Of Dictators and Liberators

Of Dictators and Liberators

SOURCE: Crescent Magazine Online

Zafar Bangash*, Reflections

With notable exceptions, dictators rule much of the Muslim world. They carry many fancy titles: kings, amirs, presidents, prime ministers and, of course generals and colonels. What is common between them is that they are all subservient to the West even while they terrorize their own people.

The uprisings that erupted in the Muslim East (aka the Middle East) more than a year ago have changed the political landscape in radical ways. Old equations have been disrupted and Middle Eastern tyrants have been forced to adopt a new language and style even as they continue to implement old policies hoping to ride out the storm. They have also been exposed in ways they did not wish to reveal for fear of antagonizing their people further. Thus, while it was always known that the tribal and family-run regimes are subservient to the US, their links with the Zionist State were a closely guarded secret. Barring three countries — Turkey, Egypt and Jordan — that have had open relations with Zionist Israel, others have been coy about these links. The Islamic Awakening sweeping the region has forced these regimes to come out of purdah. Two regimes in particular, Saudi Arabia and Qatar, both family-run fiefdoms stand utterly exposed as not only American but Zionist stooges.

The Saudis were exposed as early as 2006 when Israel attacked Hizbullah in Lebanon. Far from condemning Israeli barbarism against innocent civilians, much less coming to their aid, Saudi Foreign Minister Saud al-Faisal lashed out at Hizbullah for “provoking” the war. The Saudis have never helped Muslims; their primary specialty is to stoke sectarianism in the Ummah, but accusing Hizbullah was a new low even for their already low conduct. Two years later, the Saudi security advisor to King Abdullah, Bandar bin Sultan (formerly Saudi ambassador to Washington) secretly met then Israeli Prime Minister Ehud Olmert urging him to attack and finish off Hizbullah. Bandar said Saudi Arabia would foot the entire war bill. After being mauled in Lebanon, the Zionists were not going to repeat the same mistake twice, even for a camel sack of Saudi dollars.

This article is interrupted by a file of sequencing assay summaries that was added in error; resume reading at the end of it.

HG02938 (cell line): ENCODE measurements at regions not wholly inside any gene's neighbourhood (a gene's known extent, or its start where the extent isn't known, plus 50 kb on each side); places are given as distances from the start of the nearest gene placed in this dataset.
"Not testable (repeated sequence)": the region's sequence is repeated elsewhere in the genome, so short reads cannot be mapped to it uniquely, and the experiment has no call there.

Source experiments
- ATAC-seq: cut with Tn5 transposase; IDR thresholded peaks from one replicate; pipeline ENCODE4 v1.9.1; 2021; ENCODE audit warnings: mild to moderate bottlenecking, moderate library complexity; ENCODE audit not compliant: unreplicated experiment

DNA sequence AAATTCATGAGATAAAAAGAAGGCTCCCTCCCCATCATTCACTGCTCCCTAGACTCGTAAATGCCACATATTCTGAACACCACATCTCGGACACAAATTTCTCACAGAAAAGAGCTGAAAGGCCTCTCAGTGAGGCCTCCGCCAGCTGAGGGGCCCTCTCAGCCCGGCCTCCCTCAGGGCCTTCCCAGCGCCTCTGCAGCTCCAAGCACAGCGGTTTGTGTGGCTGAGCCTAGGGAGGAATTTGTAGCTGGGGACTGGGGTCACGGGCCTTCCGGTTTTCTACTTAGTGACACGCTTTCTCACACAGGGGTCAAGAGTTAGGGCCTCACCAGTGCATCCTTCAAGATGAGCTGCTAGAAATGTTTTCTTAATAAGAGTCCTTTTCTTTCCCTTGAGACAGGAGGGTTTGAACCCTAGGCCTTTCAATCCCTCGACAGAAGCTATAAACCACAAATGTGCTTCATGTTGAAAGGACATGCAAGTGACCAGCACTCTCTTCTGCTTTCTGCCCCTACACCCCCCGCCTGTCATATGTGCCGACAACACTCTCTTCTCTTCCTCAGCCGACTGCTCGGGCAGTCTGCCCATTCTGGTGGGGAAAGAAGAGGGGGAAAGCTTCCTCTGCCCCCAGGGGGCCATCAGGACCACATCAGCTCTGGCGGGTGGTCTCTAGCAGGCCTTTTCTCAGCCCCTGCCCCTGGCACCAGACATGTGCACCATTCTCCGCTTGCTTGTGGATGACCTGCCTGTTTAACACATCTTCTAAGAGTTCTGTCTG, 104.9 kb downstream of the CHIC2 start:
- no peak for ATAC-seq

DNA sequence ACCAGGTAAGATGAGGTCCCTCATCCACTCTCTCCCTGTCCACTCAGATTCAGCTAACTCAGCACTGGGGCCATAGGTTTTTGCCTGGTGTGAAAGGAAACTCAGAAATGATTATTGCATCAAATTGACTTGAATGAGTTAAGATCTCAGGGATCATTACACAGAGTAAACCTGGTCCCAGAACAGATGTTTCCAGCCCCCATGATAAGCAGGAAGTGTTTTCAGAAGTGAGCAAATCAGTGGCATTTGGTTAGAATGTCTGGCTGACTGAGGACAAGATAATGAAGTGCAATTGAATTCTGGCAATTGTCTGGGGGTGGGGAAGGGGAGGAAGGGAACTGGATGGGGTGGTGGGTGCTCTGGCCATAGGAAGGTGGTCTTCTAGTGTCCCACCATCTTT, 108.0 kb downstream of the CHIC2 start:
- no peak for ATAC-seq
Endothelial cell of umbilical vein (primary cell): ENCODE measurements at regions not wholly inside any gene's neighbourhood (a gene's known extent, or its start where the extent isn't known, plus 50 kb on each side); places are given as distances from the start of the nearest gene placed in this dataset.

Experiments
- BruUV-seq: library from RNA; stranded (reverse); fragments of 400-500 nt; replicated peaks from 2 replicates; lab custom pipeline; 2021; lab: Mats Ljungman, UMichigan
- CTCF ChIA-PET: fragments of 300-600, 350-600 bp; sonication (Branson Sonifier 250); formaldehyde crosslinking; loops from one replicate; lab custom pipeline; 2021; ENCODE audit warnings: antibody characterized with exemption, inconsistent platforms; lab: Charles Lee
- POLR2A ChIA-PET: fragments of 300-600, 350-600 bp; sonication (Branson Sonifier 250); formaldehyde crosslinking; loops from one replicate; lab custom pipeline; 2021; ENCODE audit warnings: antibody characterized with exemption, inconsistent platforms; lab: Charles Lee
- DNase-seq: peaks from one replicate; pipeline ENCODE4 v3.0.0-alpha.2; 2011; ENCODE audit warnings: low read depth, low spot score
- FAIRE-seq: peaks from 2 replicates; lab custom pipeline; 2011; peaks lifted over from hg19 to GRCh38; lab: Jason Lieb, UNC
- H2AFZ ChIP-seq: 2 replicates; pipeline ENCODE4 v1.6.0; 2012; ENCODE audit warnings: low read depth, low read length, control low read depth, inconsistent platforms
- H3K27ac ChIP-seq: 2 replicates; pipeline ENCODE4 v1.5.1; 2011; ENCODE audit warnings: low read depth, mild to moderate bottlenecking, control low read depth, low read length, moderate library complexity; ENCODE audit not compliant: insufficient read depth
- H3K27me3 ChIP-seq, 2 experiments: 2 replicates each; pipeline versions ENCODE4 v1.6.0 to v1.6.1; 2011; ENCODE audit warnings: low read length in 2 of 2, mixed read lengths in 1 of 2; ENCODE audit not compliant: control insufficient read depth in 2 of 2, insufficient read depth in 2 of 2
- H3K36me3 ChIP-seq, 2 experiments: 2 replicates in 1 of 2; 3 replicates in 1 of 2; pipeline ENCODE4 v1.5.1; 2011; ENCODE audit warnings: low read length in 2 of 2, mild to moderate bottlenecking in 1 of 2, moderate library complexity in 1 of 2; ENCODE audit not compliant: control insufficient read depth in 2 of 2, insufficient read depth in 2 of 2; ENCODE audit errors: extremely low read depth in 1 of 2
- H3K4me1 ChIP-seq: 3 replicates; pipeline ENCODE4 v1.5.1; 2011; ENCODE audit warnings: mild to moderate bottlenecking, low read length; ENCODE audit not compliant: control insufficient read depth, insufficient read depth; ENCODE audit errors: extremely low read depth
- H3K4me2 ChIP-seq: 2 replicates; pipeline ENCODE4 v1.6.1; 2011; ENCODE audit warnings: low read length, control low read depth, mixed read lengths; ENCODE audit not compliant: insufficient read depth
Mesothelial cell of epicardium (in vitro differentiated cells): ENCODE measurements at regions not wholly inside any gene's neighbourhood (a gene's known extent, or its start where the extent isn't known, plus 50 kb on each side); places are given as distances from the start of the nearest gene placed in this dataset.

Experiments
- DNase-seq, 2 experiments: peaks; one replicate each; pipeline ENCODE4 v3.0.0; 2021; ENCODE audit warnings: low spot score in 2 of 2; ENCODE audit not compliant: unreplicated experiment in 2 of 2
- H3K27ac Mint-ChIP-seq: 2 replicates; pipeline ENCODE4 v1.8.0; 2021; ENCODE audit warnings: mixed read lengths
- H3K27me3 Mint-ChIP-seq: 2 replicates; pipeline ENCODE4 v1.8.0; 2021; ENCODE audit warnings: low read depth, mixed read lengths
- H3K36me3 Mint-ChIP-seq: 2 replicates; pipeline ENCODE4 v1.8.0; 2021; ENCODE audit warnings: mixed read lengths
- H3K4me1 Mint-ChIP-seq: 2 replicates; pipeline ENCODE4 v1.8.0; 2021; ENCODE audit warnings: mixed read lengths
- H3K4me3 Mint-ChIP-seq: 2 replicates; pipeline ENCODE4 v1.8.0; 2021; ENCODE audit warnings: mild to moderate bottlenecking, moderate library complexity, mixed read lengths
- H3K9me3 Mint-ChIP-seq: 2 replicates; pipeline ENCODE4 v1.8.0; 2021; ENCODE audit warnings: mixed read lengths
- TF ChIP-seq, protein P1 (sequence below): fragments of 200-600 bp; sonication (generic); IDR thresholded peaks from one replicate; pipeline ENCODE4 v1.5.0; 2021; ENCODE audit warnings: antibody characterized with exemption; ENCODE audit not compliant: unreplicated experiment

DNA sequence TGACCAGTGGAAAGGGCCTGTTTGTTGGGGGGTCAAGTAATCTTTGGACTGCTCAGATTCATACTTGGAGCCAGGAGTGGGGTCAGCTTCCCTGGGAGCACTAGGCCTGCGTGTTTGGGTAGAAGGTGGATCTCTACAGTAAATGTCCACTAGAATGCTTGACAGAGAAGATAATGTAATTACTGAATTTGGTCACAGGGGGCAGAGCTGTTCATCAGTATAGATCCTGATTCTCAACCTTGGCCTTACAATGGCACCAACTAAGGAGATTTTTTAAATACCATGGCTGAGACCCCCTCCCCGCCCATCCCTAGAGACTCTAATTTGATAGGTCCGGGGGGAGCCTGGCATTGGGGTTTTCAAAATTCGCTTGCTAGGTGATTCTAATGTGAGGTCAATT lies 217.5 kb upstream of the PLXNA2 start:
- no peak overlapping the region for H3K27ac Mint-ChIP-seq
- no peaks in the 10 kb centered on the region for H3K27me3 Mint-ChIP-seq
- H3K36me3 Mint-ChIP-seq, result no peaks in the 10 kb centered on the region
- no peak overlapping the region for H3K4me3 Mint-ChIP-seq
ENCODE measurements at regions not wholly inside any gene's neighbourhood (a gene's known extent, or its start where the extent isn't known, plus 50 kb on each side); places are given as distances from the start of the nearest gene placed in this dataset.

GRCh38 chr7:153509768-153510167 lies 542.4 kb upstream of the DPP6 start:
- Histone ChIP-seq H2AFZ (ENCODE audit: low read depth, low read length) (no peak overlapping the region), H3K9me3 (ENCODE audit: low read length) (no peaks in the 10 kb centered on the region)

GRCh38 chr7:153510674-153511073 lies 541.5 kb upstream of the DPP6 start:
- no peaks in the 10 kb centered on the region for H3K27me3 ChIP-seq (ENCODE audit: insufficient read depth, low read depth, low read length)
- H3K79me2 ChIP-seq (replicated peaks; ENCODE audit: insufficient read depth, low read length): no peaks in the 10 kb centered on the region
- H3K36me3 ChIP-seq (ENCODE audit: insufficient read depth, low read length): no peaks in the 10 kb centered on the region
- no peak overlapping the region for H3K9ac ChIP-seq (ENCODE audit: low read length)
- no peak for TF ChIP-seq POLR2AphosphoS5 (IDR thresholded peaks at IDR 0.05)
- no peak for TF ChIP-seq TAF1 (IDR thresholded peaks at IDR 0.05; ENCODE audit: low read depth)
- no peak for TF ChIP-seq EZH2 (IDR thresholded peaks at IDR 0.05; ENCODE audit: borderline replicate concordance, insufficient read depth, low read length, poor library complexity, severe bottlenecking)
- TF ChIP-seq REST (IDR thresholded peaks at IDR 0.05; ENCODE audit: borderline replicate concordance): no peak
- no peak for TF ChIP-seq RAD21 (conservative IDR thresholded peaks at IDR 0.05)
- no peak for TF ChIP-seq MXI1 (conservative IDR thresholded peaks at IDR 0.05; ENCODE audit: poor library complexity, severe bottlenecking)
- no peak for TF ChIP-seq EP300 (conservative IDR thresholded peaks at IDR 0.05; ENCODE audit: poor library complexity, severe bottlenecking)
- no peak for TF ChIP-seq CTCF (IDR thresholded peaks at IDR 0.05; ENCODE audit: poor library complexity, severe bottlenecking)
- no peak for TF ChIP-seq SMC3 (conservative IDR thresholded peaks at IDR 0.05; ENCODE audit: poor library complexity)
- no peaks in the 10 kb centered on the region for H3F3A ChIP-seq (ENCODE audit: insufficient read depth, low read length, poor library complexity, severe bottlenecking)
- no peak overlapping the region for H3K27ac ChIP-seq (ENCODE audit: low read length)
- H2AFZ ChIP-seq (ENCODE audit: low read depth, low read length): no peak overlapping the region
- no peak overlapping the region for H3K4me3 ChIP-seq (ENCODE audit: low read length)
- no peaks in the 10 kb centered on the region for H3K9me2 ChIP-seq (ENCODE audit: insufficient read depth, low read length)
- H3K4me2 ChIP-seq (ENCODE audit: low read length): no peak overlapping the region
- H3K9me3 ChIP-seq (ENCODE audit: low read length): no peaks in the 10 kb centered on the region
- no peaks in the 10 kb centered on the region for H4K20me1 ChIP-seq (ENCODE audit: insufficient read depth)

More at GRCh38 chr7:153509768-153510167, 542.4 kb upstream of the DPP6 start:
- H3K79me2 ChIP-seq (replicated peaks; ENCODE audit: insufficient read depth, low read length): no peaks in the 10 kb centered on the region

In recent months, the Qataris’ Zionist links have also come to light. In January, the amir of Qatar, Shaikh Hamad bin Khalifa al-Thani visited Israel to meet Tzipi Livni, leader of the rightwing Kadima Party and former foreign minister. Why are these Arabian rulers so enamored with the Zionists? These dinosaurs from the desert have always been avowed enemies of Islam. Only now have they been forced to expose their Zionist links because of the common fear of Islamic Iran and the rising tide of Islamic awakening lifting the previously sinking boats of the oppressed.

The Arabian rulers, however, are footnotes to history. The real story is elsewhere: it is in Western capitals — Washington, London and Paris — where their masters reside and dictate policies. When the West’s two favorite dictators were driven from power in quick succession early last year, it caused great panic. Controls that had been in place for more than 60 years were coming loose under the tidal wave of people’s power in the Muslim East. One must, however, give credit to Western policy makers for their quick adjustment. For decades, the West had maintained such dictators as Zine el-Abidine Ben Ali in Tunisia and Hosni Mubarak in Egypt in power. Overnight, the West led by the US changed course and presented itself as “supportive” of people’s aspirations. It has done more: the West has successfully co-opted some segments of the opposition movements in order to protect its interests.

These are most clearly visible in Libya and Syria. In the former, the long-entrenched dictator Muammar Qaddafi was driven from power and brutally murdered. The West in conjunction with its Arabian clients, is attempting to do the same in Syria, albeit with limited success so far. But like Libya, the West is arming elements of the Syrian opposition to overthrow the regime of Bashar al-Asad. This is proving difficult because the Syrian establishment and military have not disintegrated. Further, the Syrian opposition is fractured and cannot agree on anything. This, however, has not prevented the West from meddling in Syria’s affairs by smuggling in weapons to arm the rebels.

The Western “liberators” have plunged Libya into a bloody tribal war. Heavily armed militias have killed hundreds, if not thousands of innocent people. The killings continue but why should the “liberators” care for Libyan lives as long as they can grab Libya’s riches, especially oil?

Muslims struggling for their rights against brutal dictators would do well to remember that Western “liberators” are even more brutal than their local tormentors. External do-gooders have their own ulterior motives when they come with promises of help; just ask the Afghans or the Libyans. True liberation will only be achieved when Muslims build their own inner strength otherwise the cure they are seeking may turn out to be worse than the disease.

*Zafar Bangash is Director of the Institute of Contemporary Islamic Thought

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